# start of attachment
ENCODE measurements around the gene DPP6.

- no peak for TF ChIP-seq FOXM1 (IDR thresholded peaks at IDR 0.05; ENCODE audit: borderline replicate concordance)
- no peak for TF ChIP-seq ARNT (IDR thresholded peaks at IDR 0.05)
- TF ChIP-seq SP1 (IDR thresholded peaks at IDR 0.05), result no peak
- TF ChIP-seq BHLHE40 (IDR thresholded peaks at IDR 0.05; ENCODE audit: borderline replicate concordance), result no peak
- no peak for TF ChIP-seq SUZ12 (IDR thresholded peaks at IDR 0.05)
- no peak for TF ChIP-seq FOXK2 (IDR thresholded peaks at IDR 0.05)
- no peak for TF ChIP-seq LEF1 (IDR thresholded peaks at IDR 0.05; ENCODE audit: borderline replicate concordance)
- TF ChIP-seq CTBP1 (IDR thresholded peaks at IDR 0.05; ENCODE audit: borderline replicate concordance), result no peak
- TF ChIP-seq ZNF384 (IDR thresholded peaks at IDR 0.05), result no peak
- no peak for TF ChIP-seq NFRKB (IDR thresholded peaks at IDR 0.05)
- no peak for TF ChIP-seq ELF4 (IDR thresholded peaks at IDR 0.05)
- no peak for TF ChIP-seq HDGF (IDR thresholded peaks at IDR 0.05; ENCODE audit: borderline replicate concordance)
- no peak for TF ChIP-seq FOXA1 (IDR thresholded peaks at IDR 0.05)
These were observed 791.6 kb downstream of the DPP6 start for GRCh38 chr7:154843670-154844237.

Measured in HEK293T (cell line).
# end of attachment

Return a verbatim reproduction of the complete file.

ENCODE measurements around the gene DPP6.

- no peak for TF ChIP-seq FOXM1 (IDR thresholded peaks at IDR 0.05; ENCODE audit: borderline replicate concordance)
- no peak for TF ChIP-seq ARNT (IDR thresholded peaks at IDR 0.05)
- TF ChIP-seq SP1 (IDR thresholded peaks at IDR 0.05), result no peak
- TF ChIP-seq BHLHE40 (IDR thresholded peaks at IDR 0.05; ENCODE audit: borderline replicate concordance), result no peak
- no peak for TF ChIP-seq SUZ12 (IDR thresholded peaks at IDR 0.05)
- no peak for TF ChIP-seq FOXK2 (IDR thresholded peaks at IDR 0.05)
- no peak for TF ChIP-seq LEF1 (IDR thresholded peaks at IDR 0.05; ENCODE audit: borderline replicate concordance)
- TF ChIP-seq CTBP1 (IDR thresholded peaks at IDR 0.05; ENCODE audit: borderline replicate concordance), result no peak
- TF ChIP-seq ZNF384 (IDR thresholded peaks at IDR 0.05), result no peak
- no peak for TF ChIP-seq NFRKB (IDR thresholded peaks at IDR 0.05)
- no peak for TF ChIP-seq ELF4 (IDR thresholded peaks at IDR 0.05)
- no peak for TF ChIP-seq HDGF (IDR thresholded peaks at IDR 0.05; ENCODE audit: borderline replicate concordance)
- no peak for TF ChIP-seq FOXA1 (IDR thresholded peaks at IDR 0.05)
These were observed 791.6 kb downstream of the DPP6 start for GRCh38 chr7:154843670-154844237.

Measured in HEK293T (cell line).